American consumer goods giant Procter & Gamble’s (P&G) Philippine unit expects to do better than its counterparts in the United States and Europe when it comes to sales growth, although there has been a marked decline in its laundry detergent line.
Procter & Gamble Philippines, Inc. president and general manager, James M. Lafferty, told reporters the volume of laundry goods sold by the whole industry in the 12-month period ending January 2009 has fallen by 5% from the previous year’s levels.
To cope, the firm aims to boost sales in this segment by producing an additional P1 billion worth of products, namely Tide, Ariel, and Mr. Clean powder sachets, in the next three to six months. This means 35% more product in power sachets.
P&G’s Cincinnati, Ohio headquarters said last month global sales for the 2009 fiscal year ending June would flatten or contract by up to 4%.
For its Philippine subsidiary – the multinational’s third-oldest after the United States and the United Kingdom – sales will do better, said Mr. Lafferty and P&G Philippines public relations manager Jamie L. Endaya.
Mr. Lafferty noted that P&G Philippines has been meeting sales targets for the first three months of 2009.
Mr. Endaya said: “We are seeing that the effect of the recession is not [as big] in Asia.”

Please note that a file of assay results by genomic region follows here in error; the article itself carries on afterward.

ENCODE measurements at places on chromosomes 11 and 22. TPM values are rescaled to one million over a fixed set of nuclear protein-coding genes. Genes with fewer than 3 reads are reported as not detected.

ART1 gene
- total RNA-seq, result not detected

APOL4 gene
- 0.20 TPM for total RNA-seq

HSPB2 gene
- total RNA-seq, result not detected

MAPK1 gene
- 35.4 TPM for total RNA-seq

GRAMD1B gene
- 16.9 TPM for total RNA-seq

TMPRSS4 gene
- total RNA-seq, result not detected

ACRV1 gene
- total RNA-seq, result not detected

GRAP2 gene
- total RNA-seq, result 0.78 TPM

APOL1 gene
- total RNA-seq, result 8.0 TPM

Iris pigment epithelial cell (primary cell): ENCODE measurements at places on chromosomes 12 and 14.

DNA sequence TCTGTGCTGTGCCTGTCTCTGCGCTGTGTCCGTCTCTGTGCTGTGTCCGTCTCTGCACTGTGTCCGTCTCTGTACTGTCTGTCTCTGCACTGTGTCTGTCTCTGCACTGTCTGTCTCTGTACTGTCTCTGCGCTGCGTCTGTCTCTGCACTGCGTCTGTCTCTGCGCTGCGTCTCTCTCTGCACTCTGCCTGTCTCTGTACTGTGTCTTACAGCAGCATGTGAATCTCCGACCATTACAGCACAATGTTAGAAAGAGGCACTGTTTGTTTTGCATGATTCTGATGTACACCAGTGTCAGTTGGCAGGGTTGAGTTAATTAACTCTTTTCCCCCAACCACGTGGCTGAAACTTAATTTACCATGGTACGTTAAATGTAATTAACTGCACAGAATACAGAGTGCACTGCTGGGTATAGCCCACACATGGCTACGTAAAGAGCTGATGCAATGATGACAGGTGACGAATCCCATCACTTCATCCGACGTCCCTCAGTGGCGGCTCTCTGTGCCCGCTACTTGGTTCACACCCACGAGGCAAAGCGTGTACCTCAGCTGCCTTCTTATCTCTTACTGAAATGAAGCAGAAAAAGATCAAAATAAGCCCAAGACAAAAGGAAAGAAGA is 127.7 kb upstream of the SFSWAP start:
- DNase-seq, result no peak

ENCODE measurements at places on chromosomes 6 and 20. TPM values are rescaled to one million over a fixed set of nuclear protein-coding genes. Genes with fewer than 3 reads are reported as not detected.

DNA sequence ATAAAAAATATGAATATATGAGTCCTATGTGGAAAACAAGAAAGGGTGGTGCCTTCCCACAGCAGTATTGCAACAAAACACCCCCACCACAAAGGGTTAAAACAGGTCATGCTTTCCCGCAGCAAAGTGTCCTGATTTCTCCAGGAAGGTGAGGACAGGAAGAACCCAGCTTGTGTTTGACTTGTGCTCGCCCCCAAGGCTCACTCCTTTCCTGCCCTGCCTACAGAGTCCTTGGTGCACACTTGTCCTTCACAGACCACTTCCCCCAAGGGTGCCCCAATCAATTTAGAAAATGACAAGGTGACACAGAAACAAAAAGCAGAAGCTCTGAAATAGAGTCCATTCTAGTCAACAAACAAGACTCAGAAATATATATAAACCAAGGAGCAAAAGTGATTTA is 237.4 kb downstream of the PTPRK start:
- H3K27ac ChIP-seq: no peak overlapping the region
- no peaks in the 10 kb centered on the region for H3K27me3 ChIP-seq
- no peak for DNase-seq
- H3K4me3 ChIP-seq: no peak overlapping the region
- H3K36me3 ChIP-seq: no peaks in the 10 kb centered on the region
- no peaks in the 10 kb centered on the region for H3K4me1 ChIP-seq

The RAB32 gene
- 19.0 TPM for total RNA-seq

Production for exports, Mr. Lafferty added, has been running at full capacity.
P&G Philippines exports paper products such as diapers and feminine pads from its 22-hectare Cabuyao, Laguna plant to Asian markets such as Indonesia and Malaysia.
“If we could produce more, we would … [We are not bringing down production levels,” Mr. Lafferty said.
The firm also expects to hire 100 more employees this year particularly for information technology and finance positions, said Mr. Endaya, adding that the company “[does not] have any plans right now of cutting jobs.”
The downturn, though, has crept into sales of laundry products, officials noted.
The decline was recorded by a study conducted by P&G with market research firm TNS.
Households, said Mr. Lafferty, have been found to be skimping on laundry soap use by adding more clothes to one wash load.
Asked how P&G Philippines sales did vis-a-vis the industry, Mr. Lafferty said without elaborating: “When you have a 5% [decrease in industry sales], you really feel it.”
He noted however that certain products have performed better, as sales of Downy fabric softeners for instance grew by double-digits last year.